This post is part of our Women & History Spotlight Series, which will run through March 2021. Spotlights in this series focus on women's contributions to history in the database.

Authored by: Kandice Sharren and Michelle Levy

Edited by: Kate Moffatt and Sara Penn 

Submitted on: 03/12/2021

Citation: Sharren, Kandice, and Michelle Levy. "Women & History Spotlight Series." The Women's Print History Project, 4 Mar 2022, 

Figure 1. Portraits in the Characters of the Muses in the Temple of Apollo, Richard Samuel, 1778. National Portrait Gallery.

In a dialogue between Anne Elliot, the heroine of Jane Austen’s 1818 novel Persuasion, and Captain Harville, Harville seeks to defend the greater constancy of men by “‘observ[ing] that all histories are against you—all stories, prose and verse.’” Anne disagrees, pointing to the bias of his sources:

‘Yes, yes, if you please, no reference to examples in books. Men have had every advantage of us in telling their own story. Education has been theirs in so much higher a degree; the pen has been in their hands. I will not allow books to prove anything.’

Women of Austen’s day voiced their belief that histories “‘were all written by men.’” They also actively sought to tell their own stories. Our spotlight series for Women’s History Month focuses on just a few of these important and collective efforts, as women took the pen in their hands.

It helps to begin by asking, what precisely is meant by the yoking of women and history? Asked to speak at Cambridge on the subject of “Women and Fiction” in 1929, Virginia Woolf struggled with the capaciousness of the subject, and the question of Women and History is equally large. To paraphrase Woolf’s comments in her lecture, we might say that women and history might mean women and what their history has been; or it might mean women and the histories that they write; or it might mean women and the histories that are written about them; or it might mean that somehow all three are inextricably mixed together. Our spotlight series considers all of these threads, as well as their inevitable entanglement.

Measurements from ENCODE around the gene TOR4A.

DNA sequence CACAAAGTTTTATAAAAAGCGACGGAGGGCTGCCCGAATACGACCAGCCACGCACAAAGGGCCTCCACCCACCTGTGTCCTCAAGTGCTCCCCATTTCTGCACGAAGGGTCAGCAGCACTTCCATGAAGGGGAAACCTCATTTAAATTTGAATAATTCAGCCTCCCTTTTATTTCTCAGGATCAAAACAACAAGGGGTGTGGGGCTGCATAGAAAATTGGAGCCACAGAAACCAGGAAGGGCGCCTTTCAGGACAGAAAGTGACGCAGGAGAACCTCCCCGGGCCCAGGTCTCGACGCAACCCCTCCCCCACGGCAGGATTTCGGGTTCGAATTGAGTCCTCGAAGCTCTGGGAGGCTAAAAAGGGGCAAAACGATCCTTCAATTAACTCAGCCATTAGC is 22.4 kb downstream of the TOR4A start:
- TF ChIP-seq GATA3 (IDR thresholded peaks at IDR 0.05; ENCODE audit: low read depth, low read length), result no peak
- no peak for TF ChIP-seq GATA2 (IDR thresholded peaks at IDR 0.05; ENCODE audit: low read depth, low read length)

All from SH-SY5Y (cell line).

Figure 2. "Catharine Macaulay (née Sawbridge)" by Robert Edge Pine, 1775. National Portrait Gallery.

The spotlight series launches today, March 12, with "Cataloguing Catharine Macaulay," Kate Moffatt’s consideration of Catharine Macaulay’s eight-volume The History of England, which appeared during a twenty-year period between 1763 and 1783. Macaulay is a natural starting point for the series, as her foray into what had formerly been an exclusively male realm stirred controversy. As the first Englishwoman to become an historian, Moffatt considers her use of sources and the reception of her major achievement. 

Figure 3. Felicia Hemans plaster bust by Angus Fletcher, 1829. National Portrait Gallery.

On March 15, Isabelle Burrows considers Felicia Hemans’s 1828 Records of Woman. With Other Poems in her spotlight, "Leaving Something Immortal: History in Felicia Hemans's Records of Woman." As Hemans's most commercially successful book of poems, the volume demonstrates her interest in women’s domestic lives, and her belief that it was a “woman’s heart,” that “Outlives the cities of renown” (“Image in Lava”).

On March 19, Amanda Law’s spotlight, "Taking Up the Cause: Mary Hays's Female Biography," will examine Mary Hays’s 6 volume Female Biography; or, Memoirs of Illustrious and Celebrated Women, of All Ages and Countries (1803), which includes records for 300 women. 

On March 26 Caelen Campbell's spotlight, "Charlotte Turner Smith's A Natural History of Birds Intended Chiefly for Young Persons," explores women's natural history writing aimed at juvenile readers by way of Charlotte Smith's A Natural History of Birds Intended Chiefly for Young Persons (make sure you check out the illustration of the parrot).


Figure 4. Pencil portrait of Lucy Aikin by Edmund Aikin, undated (Michelle Levy, Lucy Aikin 1781-1864. This portrait is reproduced with the kind permission of Hampstead Parish Church, and the Rev. Stephen Tucker.)

Our spotlight series ends on April 2 with a spotlight on Lucy Aikin by Michelle Levy, "Lucy Aikin, Feminist History, and the ‘Sisterhood of Womankind’." This spotlight brings specific attention to Aikin’s writing on women’s history, her 1810 epic poem, Epistles on Women, Exemplifying their Character and Condition in Various Ages and Nations and her Memoirs of the Court of Queen Elizabeth (1818). Through extensive research, Aikin sought to rewrite histories that had been told about women, from Eve in Genesis to England’s greatest Queen.

This month’s episode of The WPHP Monthly Mercury will also consider how women engaged with capturing history—how it is recorded, curated, influenced, and rewritten. Guest Kate Ozment will be joining hosts Kate Moffatt and Kandice Sharren to talk about Delarivier Manley, author of the famous ‘secret histories’ The New Atalantis and The Adventures of Rivella, which represent fictionalized versions of contemporary political scandals. Tune in on March 17 to listen to Episode 10: A Brief and Scandalous History of Delarivier Manley!